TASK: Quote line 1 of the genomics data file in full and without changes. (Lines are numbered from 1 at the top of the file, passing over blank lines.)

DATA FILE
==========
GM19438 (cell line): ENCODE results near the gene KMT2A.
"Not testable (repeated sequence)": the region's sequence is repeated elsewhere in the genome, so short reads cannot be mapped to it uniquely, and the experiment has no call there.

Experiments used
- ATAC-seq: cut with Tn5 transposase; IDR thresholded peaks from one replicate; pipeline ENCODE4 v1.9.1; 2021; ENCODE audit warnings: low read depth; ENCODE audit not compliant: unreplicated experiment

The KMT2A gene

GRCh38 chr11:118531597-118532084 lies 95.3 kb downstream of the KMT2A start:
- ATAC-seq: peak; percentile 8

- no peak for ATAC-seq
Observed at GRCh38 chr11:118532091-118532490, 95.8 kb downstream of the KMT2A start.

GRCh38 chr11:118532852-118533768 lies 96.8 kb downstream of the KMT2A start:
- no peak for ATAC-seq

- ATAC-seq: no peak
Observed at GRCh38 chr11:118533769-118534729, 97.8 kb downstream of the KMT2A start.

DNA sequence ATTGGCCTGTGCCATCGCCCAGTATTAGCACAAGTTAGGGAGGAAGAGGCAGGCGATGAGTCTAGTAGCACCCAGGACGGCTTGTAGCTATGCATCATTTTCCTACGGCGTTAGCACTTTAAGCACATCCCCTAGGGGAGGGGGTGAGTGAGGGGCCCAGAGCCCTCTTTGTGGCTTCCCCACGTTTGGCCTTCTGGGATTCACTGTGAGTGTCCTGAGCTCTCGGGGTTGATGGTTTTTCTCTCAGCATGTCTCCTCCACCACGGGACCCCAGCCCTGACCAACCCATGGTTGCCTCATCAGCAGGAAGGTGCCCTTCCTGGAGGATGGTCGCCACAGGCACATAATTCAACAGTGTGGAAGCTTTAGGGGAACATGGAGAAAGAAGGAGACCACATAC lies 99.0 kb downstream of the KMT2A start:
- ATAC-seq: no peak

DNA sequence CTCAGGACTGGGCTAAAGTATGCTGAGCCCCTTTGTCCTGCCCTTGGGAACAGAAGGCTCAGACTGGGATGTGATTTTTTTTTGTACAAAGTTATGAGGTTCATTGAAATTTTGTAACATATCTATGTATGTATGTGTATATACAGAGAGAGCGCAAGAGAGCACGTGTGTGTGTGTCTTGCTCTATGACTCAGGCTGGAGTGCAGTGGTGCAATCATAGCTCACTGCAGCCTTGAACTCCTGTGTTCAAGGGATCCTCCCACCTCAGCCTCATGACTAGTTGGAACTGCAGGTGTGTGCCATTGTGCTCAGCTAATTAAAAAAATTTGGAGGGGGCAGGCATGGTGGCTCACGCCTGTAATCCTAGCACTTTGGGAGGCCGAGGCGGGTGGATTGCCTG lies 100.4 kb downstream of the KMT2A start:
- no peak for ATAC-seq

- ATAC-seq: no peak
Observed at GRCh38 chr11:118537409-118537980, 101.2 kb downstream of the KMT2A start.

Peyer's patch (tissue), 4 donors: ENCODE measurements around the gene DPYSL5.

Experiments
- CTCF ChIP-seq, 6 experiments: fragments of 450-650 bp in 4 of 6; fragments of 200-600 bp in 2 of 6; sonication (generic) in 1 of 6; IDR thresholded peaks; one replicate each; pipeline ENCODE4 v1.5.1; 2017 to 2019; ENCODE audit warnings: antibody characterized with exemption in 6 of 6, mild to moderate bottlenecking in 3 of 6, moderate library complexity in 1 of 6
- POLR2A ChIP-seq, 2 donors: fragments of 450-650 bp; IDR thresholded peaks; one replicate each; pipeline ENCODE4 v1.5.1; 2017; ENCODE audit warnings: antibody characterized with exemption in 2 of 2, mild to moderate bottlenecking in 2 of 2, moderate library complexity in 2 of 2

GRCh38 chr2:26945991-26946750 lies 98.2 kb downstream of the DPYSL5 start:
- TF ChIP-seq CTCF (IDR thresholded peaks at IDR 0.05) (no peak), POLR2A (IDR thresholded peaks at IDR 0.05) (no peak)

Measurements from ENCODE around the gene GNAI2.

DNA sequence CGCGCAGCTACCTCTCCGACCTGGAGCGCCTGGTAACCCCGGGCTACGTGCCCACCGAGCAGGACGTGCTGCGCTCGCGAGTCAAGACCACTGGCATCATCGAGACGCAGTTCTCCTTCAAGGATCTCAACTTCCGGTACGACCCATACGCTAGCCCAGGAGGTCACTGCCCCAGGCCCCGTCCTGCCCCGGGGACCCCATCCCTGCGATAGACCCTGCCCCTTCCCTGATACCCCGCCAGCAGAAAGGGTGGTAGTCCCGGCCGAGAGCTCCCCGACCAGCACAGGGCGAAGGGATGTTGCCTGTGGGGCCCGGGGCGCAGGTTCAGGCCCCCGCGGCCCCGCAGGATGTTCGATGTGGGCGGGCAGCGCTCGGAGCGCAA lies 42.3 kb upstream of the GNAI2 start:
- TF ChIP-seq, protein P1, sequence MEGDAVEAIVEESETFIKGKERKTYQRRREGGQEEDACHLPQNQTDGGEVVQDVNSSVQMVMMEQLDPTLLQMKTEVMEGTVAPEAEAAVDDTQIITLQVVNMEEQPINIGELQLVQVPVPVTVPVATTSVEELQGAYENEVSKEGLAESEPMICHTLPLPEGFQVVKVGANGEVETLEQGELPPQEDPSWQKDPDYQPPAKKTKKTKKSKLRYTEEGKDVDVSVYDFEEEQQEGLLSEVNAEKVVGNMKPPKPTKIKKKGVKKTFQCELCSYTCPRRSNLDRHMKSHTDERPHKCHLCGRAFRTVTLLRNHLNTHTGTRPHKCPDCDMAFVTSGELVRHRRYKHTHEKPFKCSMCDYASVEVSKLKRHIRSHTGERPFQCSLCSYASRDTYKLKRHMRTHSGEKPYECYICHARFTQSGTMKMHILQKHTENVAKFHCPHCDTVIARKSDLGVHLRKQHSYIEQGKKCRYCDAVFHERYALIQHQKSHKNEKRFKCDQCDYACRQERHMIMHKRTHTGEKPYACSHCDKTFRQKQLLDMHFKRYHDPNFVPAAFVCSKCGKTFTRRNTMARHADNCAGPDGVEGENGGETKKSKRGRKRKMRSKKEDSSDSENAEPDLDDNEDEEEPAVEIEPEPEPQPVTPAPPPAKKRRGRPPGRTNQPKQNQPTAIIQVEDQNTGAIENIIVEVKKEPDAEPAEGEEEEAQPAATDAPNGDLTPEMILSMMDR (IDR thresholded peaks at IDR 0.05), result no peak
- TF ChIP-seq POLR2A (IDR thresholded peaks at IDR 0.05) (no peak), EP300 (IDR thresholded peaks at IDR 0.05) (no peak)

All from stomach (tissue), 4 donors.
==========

GM19438 (cell line): ENCODE results near the gene KMT2A.